Ellen G. White Writings

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Manuscript Releases, vol. 21 [Nos. 1501-1598], Page 260

MR No. 1554—Testimony Concerning the Work in Ohio; Church Leaders to Be Chosen Carefully

(Written May, 1863, from Battle Creek, Michigan.)

I have been shown some things in regard to Ohio. First I was shown the great importance of ministers who profess the truth being especially led and counseled of God, that in all their efforts they may advanced and build up the cause of God, and in order to do this they must be free in God themselves. They must not move from impulse but from principle and sound judgment, and by faithful labor and example lead on the church for whose benefit they are laboring to disinterested benevolence, brotherly love, devotedness to God, self-forgetfulness, and holiness.

Some who have labored in Ohio have not studied as they should their moves and the influence of the course they were pursuing. Ministers will be held accountable for the part they have acted in placing the cause in its present weak condition in Ohio. These ministers did not all design to move wrong, but they did not feel the burden of their work as God designs every minister should. They did not depend upon God but trusted too much to their own strength. They did not feel that a great weight was attached to every move and action of theirs in the church. They did not with earnestness and wrestling prayer seek the special wisdom and direction from One who never errs. Self was too prominent in their labors, and as the result many mismoves were made.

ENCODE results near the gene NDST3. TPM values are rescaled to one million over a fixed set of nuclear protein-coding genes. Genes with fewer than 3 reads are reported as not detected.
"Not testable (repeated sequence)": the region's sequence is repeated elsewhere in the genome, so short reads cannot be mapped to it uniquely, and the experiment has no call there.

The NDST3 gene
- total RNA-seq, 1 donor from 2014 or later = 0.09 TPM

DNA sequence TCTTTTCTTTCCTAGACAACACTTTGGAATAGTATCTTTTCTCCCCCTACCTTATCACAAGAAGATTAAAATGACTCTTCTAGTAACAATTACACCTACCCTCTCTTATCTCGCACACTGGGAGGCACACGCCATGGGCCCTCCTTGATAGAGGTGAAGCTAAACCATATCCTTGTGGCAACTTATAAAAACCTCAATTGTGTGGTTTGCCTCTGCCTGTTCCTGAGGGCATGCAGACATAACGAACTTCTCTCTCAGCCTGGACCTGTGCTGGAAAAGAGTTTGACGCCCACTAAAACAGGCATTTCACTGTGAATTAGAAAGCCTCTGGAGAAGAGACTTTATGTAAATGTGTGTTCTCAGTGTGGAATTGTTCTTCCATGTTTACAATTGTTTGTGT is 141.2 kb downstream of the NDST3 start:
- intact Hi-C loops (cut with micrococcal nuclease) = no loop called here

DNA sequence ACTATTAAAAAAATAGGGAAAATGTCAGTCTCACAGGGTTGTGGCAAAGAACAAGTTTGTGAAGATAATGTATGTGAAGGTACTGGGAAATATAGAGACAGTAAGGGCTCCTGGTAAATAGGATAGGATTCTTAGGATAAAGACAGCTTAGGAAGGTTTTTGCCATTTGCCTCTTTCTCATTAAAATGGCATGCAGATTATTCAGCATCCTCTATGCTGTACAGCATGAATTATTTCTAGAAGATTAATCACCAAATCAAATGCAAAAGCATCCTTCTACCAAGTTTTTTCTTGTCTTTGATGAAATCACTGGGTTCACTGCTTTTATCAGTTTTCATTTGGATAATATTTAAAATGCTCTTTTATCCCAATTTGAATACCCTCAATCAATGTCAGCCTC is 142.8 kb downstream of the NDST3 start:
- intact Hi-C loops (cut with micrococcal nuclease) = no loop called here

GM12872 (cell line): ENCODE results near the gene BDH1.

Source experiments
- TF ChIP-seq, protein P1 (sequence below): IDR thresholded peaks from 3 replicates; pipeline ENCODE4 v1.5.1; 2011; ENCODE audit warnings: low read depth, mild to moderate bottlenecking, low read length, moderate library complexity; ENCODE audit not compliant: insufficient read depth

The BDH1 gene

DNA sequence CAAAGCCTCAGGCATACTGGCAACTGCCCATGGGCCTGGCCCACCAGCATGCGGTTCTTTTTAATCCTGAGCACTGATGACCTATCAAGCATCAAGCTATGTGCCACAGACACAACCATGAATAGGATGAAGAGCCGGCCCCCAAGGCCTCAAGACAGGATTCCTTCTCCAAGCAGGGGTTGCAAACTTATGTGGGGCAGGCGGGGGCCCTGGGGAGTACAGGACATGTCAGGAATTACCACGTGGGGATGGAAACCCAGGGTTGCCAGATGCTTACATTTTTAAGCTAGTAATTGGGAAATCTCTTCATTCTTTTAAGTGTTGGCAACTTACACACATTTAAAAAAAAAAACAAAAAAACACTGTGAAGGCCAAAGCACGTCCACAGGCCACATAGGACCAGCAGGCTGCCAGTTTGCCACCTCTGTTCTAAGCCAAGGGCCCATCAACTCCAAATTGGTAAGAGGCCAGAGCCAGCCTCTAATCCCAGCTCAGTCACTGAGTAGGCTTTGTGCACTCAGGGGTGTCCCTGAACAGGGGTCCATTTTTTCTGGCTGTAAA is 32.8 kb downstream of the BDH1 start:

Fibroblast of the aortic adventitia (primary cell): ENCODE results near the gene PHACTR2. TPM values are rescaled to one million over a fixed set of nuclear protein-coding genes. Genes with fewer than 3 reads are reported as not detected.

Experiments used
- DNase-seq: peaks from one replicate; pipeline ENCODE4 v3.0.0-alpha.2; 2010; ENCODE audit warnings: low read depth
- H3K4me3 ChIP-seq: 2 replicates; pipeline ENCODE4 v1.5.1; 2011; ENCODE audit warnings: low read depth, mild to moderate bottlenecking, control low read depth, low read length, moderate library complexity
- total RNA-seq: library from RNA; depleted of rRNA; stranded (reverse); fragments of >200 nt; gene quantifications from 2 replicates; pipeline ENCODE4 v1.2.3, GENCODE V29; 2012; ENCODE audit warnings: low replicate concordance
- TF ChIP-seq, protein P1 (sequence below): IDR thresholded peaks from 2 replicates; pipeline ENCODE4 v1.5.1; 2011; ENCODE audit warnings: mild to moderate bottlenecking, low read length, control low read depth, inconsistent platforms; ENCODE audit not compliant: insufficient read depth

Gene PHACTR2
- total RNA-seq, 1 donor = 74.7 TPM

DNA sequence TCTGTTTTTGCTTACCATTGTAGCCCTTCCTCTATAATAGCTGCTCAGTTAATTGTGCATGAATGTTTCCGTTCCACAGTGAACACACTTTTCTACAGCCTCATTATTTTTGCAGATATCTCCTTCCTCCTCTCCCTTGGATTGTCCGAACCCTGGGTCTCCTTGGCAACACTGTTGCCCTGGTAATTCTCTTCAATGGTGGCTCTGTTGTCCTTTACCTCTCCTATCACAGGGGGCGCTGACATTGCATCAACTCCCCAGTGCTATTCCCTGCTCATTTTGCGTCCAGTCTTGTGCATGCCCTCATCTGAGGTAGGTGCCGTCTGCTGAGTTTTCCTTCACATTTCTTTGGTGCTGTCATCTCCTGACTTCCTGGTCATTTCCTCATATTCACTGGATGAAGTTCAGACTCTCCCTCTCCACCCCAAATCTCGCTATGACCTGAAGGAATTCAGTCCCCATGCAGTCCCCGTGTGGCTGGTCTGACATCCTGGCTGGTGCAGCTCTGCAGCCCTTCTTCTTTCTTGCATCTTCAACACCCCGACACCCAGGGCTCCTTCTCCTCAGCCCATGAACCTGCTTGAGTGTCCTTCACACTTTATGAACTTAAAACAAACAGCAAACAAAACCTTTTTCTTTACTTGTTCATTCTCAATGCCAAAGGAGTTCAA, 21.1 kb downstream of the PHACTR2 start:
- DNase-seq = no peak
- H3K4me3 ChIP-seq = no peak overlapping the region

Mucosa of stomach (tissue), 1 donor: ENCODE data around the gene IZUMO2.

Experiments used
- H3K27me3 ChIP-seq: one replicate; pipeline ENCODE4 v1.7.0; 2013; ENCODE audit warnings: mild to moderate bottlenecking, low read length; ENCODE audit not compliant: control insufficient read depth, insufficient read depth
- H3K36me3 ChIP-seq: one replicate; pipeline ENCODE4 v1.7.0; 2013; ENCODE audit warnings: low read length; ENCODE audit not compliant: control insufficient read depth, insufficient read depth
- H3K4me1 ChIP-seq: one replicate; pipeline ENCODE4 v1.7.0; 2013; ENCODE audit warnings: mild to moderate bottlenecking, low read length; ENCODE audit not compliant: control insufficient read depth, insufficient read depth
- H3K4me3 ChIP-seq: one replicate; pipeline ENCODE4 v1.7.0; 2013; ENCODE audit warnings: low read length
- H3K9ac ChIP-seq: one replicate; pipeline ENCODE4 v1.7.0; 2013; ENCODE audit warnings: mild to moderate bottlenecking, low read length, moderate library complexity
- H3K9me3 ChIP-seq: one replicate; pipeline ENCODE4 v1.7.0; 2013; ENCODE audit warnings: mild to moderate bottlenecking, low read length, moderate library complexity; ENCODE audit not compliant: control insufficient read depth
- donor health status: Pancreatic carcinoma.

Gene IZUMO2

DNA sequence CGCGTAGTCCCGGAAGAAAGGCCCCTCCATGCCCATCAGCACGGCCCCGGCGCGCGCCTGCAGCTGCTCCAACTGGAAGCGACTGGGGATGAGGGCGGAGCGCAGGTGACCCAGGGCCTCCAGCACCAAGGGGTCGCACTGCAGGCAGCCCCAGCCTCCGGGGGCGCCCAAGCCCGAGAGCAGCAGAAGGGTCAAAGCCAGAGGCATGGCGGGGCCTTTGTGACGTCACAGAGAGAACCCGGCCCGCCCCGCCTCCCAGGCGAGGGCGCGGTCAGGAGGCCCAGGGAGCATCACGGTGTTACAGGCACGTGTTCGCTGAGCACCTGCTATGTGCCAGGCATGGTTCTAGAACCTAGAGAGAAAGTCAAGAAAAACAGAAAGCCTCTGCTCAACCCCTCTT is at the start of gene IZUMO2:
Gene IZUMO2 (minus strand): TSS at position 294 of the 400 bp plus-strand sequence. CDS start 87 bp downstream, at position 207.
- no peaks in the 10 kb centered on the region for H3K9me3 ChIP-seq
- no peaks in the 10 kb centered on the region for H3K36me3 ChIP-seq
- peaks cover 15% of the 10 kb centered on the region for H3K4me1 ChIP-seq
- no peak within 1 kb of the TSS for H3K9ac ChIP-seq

I was shown that the success and progress of a church depend very much upon the first impressions they receive and the first instruction given them by the ministers who labor among them. Ohio has been unfortunate. Men professing to be sent of God, whom God never sent, have had influence among them, and their influence has cursed the cause of God in other places. When they had destroyed their influence in one State, they would leave the field they had desolated for a new field where their course had not been known and where for this reason they could do the most harm. Such have been the labors of S. W. Rhodes and G. W. Holt in Ohio. The instruction given by them was perfectly calculated to lead the people in Ohio to extremes.

S. W. Rhodes was severe, exacting, and his teachings and example led the people of God to look more to each other than to look to God, and to watch the failings of their brethren and sisters. He was censorious, peevish, fretful, and in a high

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